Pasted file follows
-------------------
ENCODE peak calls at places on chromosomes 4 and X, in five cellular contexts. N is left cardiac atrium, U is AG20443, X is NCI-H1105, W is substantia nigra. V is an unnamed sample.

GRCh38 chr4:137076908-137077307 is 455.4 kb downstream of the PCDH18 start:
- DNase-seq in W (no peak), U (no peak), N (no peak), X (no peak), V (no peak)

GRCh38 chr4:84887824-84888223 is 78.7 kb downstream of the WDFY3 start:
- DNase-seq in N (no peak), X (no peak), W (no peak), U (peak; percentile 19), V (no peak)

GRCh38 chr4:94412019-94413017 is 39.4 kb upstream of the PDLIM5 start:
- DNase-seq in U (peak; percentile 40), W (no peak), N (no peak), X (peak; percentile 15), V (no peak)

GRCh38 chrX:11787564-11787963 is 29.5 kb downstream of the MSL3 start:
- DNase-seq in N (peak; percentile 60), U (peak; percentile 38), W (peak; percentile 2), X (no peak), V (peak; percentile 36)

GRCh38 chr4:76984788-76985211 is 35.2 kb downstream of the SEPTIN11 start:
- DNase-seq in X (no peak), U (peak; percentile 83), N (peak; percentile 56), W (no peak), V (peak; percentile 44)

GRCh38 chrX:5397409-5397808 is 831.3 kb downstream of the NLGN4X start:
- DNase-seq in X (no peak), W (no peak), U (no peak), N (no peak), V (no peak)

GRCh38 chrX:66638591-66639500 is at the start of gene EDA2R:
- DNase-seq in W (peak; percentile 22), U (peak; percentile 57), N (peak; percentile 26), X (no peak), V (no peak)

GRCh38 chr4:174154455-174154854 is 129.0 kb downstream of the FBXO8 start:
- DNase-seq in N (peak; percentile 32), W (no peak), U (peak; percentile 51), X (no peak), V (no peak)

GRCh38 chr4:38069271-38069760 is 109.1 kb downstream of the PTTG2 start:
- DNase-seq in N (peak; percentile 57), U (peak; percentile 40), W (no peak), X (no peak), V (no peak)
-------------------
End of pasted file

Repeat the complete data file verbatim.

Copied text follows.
ENCODE peak calls at places on chromosomes 4 and X, in five cellular contexts. N is left cardiac atrium, U is AG20443, X is NCI-H1105, W is substantia nigra. V is an unnamed sample.

GRCh38 chr4:137076908-137077307 is 455.4 kb downstream of the PCDH18 start:
- DNase-seq in W (no peak), U (no peak), N (no peak), X (no peak), V (no peak)

GRCh38 chr4:84887824-84888223 is 78.7 kb downstream of the WDFY3 start:
- DNase-seq in N (no peak), X (no peak), W (no peak), U (peak; percentile 19), V (no peak)

GRCh38 chr4:94412019-94413017 is 39.4 kb upstream of the PDLIM5 start:
- DNase-seq in U (peak; percentile 40), W (no peak), N (no peak), X (peak; percentile 15), V (no peak)

GRCh38 chrX:11787564-11787963 is 29.5 kb downstream of the MSL3 start:
- DNase-seq in N (peak; percentile 60), U (peak; percentile 38), W (peak; percentile 2), X (no peak), V (peak; percentile 36)

GRCh38 chr4:76984788-76985211 is 35.2 kb downstream of the SEPTIN11 start:
- DNase-seq in X (no peak), U (peak; percentile 83), N (peak; percentile 56), W (no peak), V (peak; percentile 44)

GRCh38 chrX:5397409-5397808 is 831.3 kb downstream of the NLGN4X start:
- DNase-seq in X (no peak), W (no peak), U (no peak), N (no peak), V (no peak)

GRCh38 chrX:66638591-66639500 is at the start of gene EDA2R:
- DNase-seq in W (peak; percentile 22), U (peak; percentile 57), N (peak; percentile 26), X (no peak), V (no peak)

GRCh38 chr4:174154455-174154854 is 129.0 kb downstream of the FBXO8 start:
- DNase-seq in N (peak; percentile 32), W (no peak), U (peak; percentile 51), X (no peak), V (no peak)

GRCh38 chr4:38069271-38069760 is 109.1 kb downstream of the PTTG2 start:
- DNase-seq in N (peak; percentile 57), U (peak; percentile 40), W (no peak), X (no peak), V (no peak)